When considering other jobs, it was never easy for Bob Pickett to think about leaving Macon East Academy.
When he finally made that choice, a few days before the Fourth of July, his first stop was to see manager Glynn Lott before assembling his players.
“It was extremely emotional telling the kids and even Coach Lott,” Pickett said. “It’s not like I’m leaving on bad terms. I am forever grateful to Coach Lott for giving me a chance. His family will always be a friend. They are like family.
“Over the 10 years, not only have I seen countless players and hopefully impact a few lives, they’ve also watched my family grow. Sarah and I went there without children and now we have two. It’s the only school Walker knows.
“They’ve been great for my family. I want nothing but the best for Macon East. I will always be a knight at heart. I’ll still be rooting for them, but on the other side.”
Pickett accepted a job as defensive coordinator and assistant baseball coach at Ariton High, reuniting with Steven Kilcrease after serving on the same coaching staff at Pike Liberal Arts from 2007-2012.
Meanwhile, Lott moved quickly to fill the position, hiring baseball assistant Will Graham to fill Pickett’s position on the diamond and promoting Dwayne McWhorter to take Pickett’s role as defensive coordinator on the football team.
Still, it wasn’t easy to replace a football coach in July or find a baseball coach to take over for a perennial state championship contender.
“When he came and told me, I told him what I tell all of them: He has to do what’s best for him and his family,” Lott said. “I think this is a great opportunity for Bob. We can’t thank him enough for what he’s done here. Our relationship isn’t just mentorship, we’re friends, so I want the best for him.”
When Pickett arrived at Macon East Academy in 2013, the Knights had missed the playoffs and, while still considered one of the top baseball programs in the Alabama Independent Schools Association, had fallen short of expectations in the previous few years.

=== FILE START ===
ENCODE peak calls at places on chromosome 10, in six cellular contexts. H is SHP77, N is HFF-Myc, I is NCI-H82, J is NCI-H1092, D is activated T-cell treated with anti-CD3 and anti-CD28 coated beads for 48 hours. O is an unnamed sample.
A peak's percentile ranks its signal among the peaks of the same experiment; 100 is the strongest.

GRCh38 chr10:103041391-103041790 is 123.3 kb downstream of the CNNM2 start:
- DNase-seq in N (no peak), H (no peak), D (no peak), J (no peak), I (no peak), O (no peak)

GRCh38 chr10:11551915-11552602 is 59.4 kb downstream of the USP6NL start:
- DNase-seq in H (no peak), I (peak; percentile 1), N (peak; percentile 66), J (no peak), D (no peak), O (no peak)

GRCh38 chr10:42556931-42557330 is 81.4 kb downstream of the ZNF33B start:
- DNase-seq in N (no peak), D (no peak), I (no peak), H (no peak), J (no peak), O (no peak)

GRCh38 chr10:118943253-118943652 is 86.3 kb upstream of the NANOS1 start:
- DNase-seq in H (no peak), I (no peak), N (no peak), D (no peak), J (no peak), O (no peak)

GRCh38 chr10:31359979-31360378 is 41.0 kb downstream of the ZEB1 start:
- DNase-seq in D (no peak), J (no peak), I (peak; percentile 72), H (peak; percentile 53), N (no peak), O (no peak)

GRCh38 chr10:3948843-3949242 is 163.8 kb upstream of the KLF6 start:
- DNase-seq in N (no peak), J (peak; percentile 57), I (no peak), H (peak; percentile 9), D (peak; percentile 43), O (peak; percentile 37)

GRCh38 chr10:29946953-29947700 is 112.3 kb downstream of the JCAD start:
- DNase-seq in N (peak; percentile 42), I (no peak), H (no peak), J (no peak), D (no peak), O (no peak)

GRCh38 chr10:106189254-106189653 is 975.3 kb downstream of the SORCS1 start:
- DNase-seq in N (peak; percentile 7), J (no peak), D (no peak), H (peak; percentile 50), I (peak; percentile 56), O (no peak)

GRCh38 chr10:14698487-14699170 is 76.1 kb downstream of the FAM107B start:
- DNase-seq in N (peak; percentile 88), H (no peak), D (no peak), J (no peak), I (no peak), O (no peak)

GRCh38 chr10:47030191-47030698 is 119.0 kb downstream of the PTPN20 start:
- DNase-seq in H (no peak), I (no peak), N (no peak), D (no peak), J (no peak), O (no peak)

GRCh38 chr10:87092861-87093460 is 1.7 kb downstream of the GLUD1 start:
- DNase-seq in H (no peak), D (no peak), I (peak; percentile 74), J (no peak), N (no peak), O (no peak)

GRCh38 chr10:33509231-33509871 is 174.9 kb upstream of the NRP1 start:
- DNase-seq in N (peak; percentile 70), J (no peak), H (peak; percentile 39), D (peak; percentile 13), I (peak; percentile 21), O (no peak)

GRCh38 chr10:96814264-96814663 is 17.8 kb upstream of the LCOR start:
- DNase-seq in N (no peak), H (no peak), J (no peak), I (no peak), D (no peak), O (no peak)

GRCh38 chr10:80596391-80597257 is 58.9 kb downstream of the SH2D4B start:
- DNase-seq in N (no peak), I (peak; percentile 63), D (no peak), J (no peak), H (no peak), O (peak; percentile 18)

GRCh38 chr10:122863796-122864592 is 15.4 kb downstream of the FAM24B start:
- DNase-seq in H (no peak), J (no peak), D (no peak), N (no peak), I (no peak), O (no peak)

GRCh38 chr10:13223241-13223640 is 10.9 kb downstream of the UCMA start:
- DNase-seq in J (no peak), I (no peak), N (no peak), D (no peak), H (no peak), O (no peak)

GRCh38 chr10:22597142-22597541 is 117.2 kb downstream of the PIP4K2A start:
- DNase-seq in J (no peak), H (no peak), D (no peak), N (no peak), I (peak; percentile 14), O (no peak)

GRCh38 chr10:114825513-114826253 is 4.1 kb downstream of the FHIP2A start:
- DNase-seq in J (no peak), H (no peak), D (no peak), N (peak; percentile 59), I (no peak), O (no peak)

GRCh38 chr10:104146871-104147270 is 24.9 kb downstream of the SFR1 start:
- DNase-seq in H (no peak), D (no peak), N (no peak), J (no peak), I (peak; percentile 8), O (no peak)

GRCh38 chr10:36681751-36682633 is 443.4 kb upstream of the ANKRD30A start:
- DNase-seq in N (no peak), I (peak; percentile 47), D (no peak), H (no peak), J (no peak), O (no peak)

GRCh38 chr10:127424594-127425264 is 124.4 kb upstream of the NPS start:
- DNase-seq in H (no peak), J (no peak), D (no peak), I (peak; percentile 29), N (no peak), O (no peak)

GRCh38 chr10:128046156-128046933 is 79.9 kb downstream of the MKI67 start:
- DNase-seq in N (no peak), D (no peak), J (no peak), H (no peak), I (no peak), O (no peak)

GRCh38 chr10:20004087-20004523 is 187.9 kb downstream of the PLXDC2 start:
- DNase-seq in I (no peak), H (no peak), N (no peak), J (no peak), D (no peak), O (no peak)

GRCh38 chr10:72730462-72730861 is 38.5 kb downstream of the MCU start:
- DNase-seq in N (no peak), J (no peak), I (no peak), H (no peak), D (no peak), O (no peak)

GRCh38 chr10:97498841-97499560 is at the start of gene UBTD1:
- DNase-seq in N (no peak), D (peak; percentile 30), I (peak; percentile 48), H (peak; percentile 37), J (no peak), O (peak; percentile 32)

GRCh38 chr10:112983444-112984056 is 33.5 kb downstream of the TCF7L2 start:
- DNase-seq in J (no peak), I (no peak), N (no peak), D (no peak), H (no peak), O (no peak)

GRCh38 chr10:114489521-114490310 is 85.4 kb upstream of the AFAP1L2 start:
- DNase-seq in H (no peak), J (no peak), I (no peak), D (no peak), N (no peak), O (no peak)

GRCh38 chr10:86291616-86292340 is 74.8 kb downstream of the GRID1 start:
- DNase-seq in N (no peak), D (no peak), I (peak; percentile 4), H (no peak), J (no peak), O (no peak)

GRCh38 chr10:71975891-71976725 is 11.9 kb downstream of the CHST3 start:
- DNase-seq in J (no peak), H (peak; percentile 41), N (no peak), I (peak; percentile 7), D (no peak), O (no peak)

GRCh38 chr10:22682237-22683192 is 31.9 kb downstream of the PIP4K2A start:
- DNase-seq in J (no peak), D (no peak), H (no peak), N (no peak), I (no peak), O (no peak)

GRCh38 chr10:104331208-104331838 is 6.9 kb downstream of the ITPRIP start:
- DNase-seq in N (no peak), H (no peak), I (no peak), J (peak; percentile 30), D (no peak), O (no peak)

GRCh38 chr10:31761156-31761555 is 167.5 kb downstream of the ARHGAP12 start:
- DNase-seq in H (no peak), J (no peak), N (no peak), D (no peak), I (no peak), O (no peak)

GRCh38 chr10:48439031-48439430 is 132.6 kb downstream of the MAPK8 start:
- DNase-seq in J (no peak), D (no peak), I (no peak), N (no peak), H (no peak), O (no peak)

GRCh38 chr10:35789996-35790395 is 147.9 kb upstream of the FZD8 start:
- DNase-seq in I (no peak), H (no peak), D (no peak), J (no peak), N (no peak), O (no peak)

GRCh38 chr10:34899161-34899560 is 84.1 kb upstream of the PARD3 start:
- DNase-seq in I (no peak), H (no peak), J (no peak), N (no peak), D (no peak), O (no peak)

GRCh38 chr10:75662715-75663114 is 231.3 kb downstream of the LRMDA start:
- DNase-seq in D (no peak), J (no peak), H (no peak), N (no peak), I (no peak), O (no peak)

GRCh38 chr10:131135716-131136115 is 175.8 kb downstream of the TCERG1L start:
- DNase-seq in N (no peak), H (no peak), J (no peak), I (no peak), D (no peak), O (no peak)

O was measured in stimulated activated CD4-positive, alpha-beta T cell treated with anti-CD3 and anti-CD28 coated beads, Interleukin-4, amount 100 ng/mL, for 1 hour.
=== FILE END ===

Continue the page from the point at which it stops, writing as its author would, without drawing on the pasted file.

It took Pickett a few years, but the Knights won the first of five district titles under Pickett in 2015 and reached the finals that year. They have since won state championships in 2017, 2018 and 2022 and reached the semifinals in 2021, winning at least 25 games and hosting the state playoffs every year since Pickett’s arrival.
Originally a multi-sport star at Hooper Academy who envisioned himself as a basketball coach, his work on the gridiron helped the Knights earn five straight trips to the state playoffs — including three semifinal appearances — and his 261-104 record on the diamond improved his marketability in the entire state.
Pickett admits he has accepted offers before, but a public school offer from Kilcrease was too good to pass up to coach in the private school ranks without a pension plan and rising health care costs.
“They’ve had a job or two that have come up in the past,” Pickett said. “I got my master’s degree and state certification and I wasn’t looking because I know I have talent (at Macon East) for the next couple of years, but I’m also 40 and not getting any younger.
“It was part of everything. The other part of it, as a coach, I’m a competitor and I’ve been pretty successful at that. I want to see if I can do it again.
He said he didn’t make up his mind until he visited Ariton and spoke with principal Josh Herring.
“He’s a lot like Coach Lott,” Pickett said. “Coach Lott is Macon East. He bleeds red, white and blue. Mr. Herring bleeds purple and gold. He cares passionately about the school. It’s bigger than the Macon, but it’s not a huge size jump for me or (Walker). And it’s the only K-12 school in the county, so Walker will be in the school with me, and that was a plus, too.”